tlhIngan-Hol Archive: Tue Oct 12 19:05:39 1993

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Power Klingon

Having receivbed my HolQeD this morning and seen mention of a new Klingon
tape, I *had* to see about it.  Sure enough, I managed to get a copy of the
new _Power Klingon_ (ISBN 0-671-87975-8).  You have to check it out.  I'm
so excited I'm dealing with my ridiculous connection from home at 1200 baud
to write instead of waiting until I get to work tomorrow.  *Lots* of stuff
of prime interest to us.  I imagine you won't think it's a spoiler if I
mention them?

As mentioned in HolQeD, there's some support for "jIHvaD" forms, in the
sentence "DaH jiHvaD yIngev" for "sell it to me now".  So we were on the
right track after all.  More interesting to me is the blessing of "double
objects", where one would expect "-vaD" and a direct object, as in the
sentences from the tape "ghIchwIj DabochmoHchugh, ghIchlIj qanob" ("If you
shine my nose, I'll give you your nose", a proverb meaning "Don't try to
bullshit me.")  Note the last sentence.  Admittedly, this is a proverb,
which may have poetic structure.  But later, in a definitely mundane
sentence, there's "ro'qegh 'Iwchab HInob" ("pass (give) me the rokeg blood
pie"), with the same structure.

Another interesting construction I haven't fully analyzed: "cha'vatlh ben
HIq" is given for "two-century-old ale".  This seems to be a use of "ben" a
little beyond what we know; I might have understood "cha'vatlh ben HIq
vItlhutlh" as "I drank ale 200 years ago" (and it probably means that

Remember the problems we had with "'IwlIj jachjaj"?  Well, Okrand must have
gotten some flak about it, because he seemed to go out of his way to rub
our noses in it and say it was right.  His "-jaj" phrases in toasts and
proverbs *consistently* have the subject before the verb.  I imagine it's a
poetic structure, formalized by familiarity (kind of like "Until death
parts us" sounds wrong, even though it's far more normal in structure [by
modern colloquial standards] than "till death do us part").  So "'IwlIj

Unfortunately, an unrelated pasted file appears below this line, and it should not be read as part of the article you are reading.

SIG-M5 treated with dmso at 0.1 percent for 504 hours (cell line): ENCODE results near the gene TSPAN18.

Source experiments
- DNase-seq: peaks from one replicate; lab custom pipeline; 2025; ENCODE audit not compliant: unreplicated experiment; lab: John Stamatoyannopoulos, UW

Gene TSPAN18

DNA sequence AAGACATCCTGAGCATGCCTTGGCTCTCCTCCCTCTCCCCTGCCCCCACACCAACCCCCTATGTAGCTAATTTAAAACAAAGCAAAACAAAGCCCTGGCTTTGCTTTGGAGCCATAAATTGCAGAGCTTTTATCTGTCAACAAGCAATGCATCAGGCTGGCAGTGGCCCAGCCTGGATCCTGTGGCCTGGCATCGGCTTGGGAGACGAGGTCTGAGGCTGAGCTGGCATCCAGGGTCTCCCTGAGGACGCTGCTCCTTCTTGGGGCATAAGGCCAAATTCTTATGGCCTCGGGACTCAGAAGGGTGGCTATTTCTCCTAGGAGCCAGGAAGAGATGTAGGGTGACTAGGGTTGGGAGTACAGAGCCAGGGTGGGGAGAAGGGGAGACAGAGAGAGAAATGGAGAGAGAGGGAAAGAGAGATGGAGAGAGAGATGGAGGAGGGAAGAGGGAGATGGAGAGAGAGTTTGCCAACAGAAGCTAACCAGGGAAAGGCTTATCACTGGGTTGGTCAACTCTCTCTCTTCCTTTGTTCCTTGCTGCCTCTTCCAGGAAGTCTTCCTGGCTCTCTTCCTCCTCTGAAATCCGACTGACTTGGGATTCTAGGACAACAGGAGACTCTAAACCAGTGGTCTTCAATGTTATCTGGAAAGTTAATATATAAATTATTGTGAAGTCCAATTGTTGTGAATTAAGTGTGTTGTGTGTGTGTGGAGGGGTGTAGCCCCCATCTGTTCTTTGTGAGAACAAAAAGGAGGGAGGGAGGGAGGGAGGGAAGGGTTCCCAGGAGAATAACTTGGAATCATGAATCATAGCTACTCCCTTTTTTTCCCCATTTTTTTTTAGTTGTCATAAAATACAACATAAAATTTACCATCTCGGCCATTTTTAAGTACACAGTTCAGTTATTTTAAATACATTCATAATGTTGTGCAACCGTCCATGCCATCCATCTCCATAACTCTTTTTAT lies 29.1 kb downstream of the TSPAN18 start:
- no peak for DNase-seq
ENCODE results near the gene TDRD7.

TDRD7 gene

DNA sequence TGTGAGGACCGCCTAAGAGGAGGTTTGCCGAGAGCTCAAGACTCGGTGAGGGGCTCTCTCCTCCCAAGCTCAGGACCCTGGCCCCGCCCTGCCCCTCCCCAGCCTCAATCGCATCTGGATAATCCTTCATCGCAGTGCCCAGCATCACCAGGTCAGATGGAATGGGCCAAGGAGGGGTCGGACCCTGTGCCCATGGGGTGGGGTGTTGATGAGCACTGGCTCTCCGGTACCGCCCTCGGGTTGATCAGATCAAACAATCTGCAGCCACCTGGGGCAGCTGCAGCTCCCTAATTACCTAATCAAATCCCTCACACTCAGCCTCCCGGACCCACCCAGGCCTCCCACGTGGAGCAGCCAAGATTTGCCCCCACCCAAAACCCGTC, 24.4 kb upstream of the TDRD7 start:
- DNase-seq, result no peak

jachjaj" reappears, along with "reH tlhInganpu' taHjaj", "reH tlhIngan wo'
taHjaj", and "SoH qeylIS qab(??) yInjaj" (may the spirit of Kahless live in
you.  I don't know precisely what the marked word was.).  Moreover, Dorn
says that the toasts have a grammatical structiure of their own, and that
there was a recent incident of a tourist reversing two words of the toast
(jachjaj 'IwlIj, perhaps?) and inadvertently insulting all prior and
several subsequent generations of the families of those present, and the
tourist's pieces were still being collected.  I guess Okrand wants to
remind us who's still in charge.

There may be evidence for an independent ?nga' root for "to mate" in the
insult "targhlIj yInga'??? yIruch" ("go and mate with your targ"), but I'm
not sure I heard the word right.

It seems from phrases used that a feeling I expressed earlier about the
"-neS" suffix was on the right track: that it expresses respect for the
*person(s) addressed* no matter who the subject of the sentence is.  I see
this in sentences like "po'neS baHwI'pu'lI'" (your gunners are skillful,
your honor).  Your mileage may vary.

There's some discussions of "regional dialect", which sounds *awfully* like
the incomprehensible speech of actors.  "What is this food" (Sojvetlh 'oH
nuq'e', as given in standard dialect), sounds like "sojvets oh nook".  A
whole lot like "doojvets oh nook" in the latest movie, eh?  Also note the
loss of the "-'e'".  Another sentence I wondered about was "pu'HIchwIj
Daleghpu'", which is translated "Have you seen my phaser?"  I'd have
expected "pu'HIchwIj Daleghpu''a'".  Maybe even without the "-pu'", since I
don't care if you still see it, but that's a topic for another post.

There is finally a "two-armed" relative clause, but Okrand doesn't use the
"-'e'" prefix as we do, indicating that it is at least optional (he's
communicated that it was okay, though, hasn't he?).  The proverb is "Hov
ghajbe'bogh ram rur pegh ghajbe'bogh jaj" (a day without secrets is like a
night without stars).  Again, this is a proverb, and thus possibly

There's a whole section on Klingon mating/courtship ettiquette that must be
heard to be believed.  I'll leave it at that.

We finally have a better example for "I'm lost" than that confusing "naDev
jIHtaHbogh vISovbe'".  The new translation is "DaqwIj vISovbe'".  Isn't
that *far* cleaner?

A few curious phrases in the section for dealing with Klingon pets (always
in clipped Klingon, of course).  "'uSDaj chop chev" for "bite his arm off".
Intersting use of "chop" *and* "chev" for "biting off".  I'm not sure what
the unclipped version is.  There's also "Don't lick my forehead" which
sounds a lot like "QuchwIj DroSQo'", which represents, if I hear aright, an
innovation in Klingon words, as "?DroSQo'" starts with a consonant cluster.

As a bonus, I've transcribed the "transaction" at the beginning of the
tape, and I will here present it, as sort of an appetizer.  There are still
a few words I'm fuzzy on, sorry...

Klingon: nuqneH

Terran: 'IH jaj, qar'a'?  maja'chuqjaj.

K: jISaHbe'.

T: bISaHbe' qatlh bIjatlh?  chaq SoHvo' vay' vIje' vIneH!

K: tugh, SuH (SSS) bIje'be'chugh vaj bIHegh.  quvwIj DatIchpu', tera'ngan.
bIyIntaH 'e' Da???be' (sorry, closest it sounds like is qotlh).

T: yIjotchoH.... Dochvetlh... yI??? (sounds like cha', but isn't)

.... and tha's where it ends, after a terrible scream... 

Enjoy, folks!  More responses tomorrow, from a responsive terminal...


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